Cruise Night 4
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Panoramic photo by Clay Morehead EXPERT Taken 01:01, 13/06/2014 - Views loading...

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Cruise Night 4

The World > North America > Canada

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Port Colborne at the southern end of the Welland Canal held it's 4th cruise night. A few brave souls showed up just as a heavy storm passed through. Only one block was closed to through traffic, in good weather up to 4 blocks are closed with antique cars and gawkers inspecting lovingly restored automobiles

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A: Cruise Night with Port Camera Club

by Clay Morehead, less than 10 meters away

The Port Colborne Camera Club turns out for the 4th Cruise Night in Port Colborne. The streets are cl...

Cruise Night with Port Camera Club

B: Port Colborne at dusk

by Clay Morehead, 10 meters away

Cruise Nights in Port Colborne where antique cars gather every Thursday night during summer to show o...

Port Colborne at dusk

C: Beers on West Street

by Clay Morehead, 60 meters away

A few locals relaxing on West Street. Thursday night is cruise night where car aficionados show off t...

Beers on West Street

D: West Street, Port Colborne

by Clay Morehead, 70 meters away

On West Street in Port Colborne, some of the original brick buildings remain from the earlier canal c...

West Street, Port Colborne

E: Crossing Clarence Street Bridge

by Clay Morehead, 150 meters away

The Clarence Street Bridge in Port Colborne, crosses the Welland Canal at its southern end at Lake Erie.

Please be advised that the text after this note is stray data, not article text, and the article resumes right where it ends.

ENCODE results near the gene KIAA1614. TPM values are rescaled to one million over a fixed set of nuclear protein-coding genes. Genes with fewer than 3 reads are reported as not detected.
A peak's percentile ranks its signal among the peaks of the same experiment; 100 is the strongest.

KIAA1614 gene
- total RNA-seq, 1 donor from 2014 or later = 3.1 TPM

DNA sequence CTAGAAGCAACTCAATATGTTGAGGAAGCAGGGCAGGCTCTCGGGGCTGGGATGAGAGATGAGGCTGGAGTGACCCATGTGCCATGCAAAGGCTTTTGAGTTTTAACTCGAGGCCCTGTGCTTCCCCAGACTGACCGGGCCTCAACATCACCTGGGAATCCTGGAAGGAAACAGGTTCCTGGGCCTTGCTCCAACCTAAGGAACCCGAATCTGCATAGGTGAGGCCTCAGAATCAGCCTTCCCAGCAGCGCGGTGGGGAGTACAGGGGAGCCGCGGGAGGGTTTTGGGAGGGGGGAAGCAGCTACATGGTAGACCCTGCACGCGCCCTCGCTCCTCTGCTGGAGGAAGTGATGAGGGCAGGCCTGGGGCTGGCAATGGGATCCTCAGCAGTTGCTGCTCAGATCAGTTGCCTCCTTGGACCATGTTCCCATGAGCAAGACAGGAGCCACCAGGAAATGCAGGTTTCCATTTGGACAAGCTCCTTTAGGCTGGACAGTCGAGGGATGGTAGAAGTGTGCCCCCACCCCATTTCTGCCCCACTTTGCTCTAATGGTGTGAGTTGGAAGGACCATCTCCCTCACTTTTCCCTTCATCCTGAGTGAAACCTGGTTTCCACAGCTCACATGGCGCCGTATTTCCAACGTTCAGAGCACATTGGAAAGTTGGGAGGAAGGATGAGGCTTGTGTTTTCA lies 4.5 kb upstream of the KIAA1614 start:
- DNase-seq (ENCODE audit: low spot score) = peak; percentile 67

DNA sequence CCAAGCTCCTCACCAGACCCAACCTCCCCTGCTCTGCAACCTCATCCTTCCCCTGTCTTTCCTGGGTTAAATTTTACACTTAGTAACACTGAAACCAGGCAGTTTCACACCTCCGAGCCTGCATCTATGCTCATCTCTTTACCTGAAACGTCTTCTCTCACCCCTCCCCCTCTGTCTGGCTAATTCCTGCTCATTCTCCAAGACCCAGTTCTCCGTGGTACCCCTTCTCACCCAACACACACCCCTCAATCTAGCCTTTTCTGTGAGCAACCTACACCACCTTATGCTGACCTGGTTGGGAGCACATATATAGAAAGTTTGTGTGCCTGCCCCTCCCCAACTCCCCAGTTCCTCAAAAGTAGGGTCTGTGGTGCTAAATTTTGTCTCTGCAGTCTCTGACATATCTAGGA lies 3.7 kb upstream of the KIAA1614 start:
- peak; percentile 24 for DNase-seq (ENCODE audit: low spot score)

Crossing Clarence Street Bridge

F: Guild Hall, Port Colborne

by Clay Morehead, 230 meters away

Rod stands proudly next to his Model-T truck outside the Guild Hall in Port Colborne, Ontario. Port C...

Guild Hall, Port Colborne

G: Welland Ship Canal at Port Colborne

by Clay Morehead, 240 meters away

The town of Port Colborne Lies at the southern end of the Welland Ship Canal on Lake Erie, Canada. Th...

Welland Ship Canal at Port Colborne

H: Canal Days in Port Colborne

by Clay Morehead, 250 meters away

Canal Days is a marine heritage festival held each year in Port Colborne at the southern end of the W...

Canal Days in Port Colborne

I: Oldest House in Port Colborne

by Clay Morehead, 590 meters away

The oldest house in Port Colborne is at King and Sugarloaf Streets in Port Colborne. It is currently ...

Oldest House in Port Colborne

J: Fireworks in Port Colborne

by Clay Morehead, 610 meters away

Each year at the beginning of August, the town of Port Colborne, Ontario holds a Marine Heritage Fest...

Fireworks in Port Colborne

This panorama was taken in Canada

This is an overview of Canada

The capital of Canada is Ottawa, in the province of Ontario. There are offically ten provinces and three territories in Canada, which is the second largest country in the world in terms of land area.

While politically and legally an independant nation, the titular head of state for Canada is still Queen Elizabeth.

On the east end of Canada, you have Montreal as the bastion of activity. Montreal is famous for two things, VICE magazine and the Montreal Jazz Festival. One is the bible of hipster life (disposable, of course) and the other is a world-famous event that draws more than two million people every summer. Quebec is a French speaking province that has almost seceded from Canada on several occasions, by the way..

When you think of Canada, you think of . . . snow, right?

But not on the West Coast. In Vancouver, it rains. And you'll find more of the population speaking Mandarin than French (but also Punjabi, Tagalog, Korean, Farsi, German, and much more).

Like the other big cities in Canada, Vancouver is vividly multicultural and Vancouverites are very, very serious about their coffee.

Your standard Vancouverite can be found attired head-to-toe in Lululemon gear, mainlining Cafe Artigiano Americanos (spot the irony for ten points).

But here's a Vancouver secret only the coolest kids know: the best sandwiches in the city aren't found downtown. Actually, they're hidden in Edgemont Village at the foot of Grouse Mountain on the North Shore.

"It's actually worth coming to Canada for these sandwiches alone." -- Michelle Superle, Vancouver

Text by Steve Smith.

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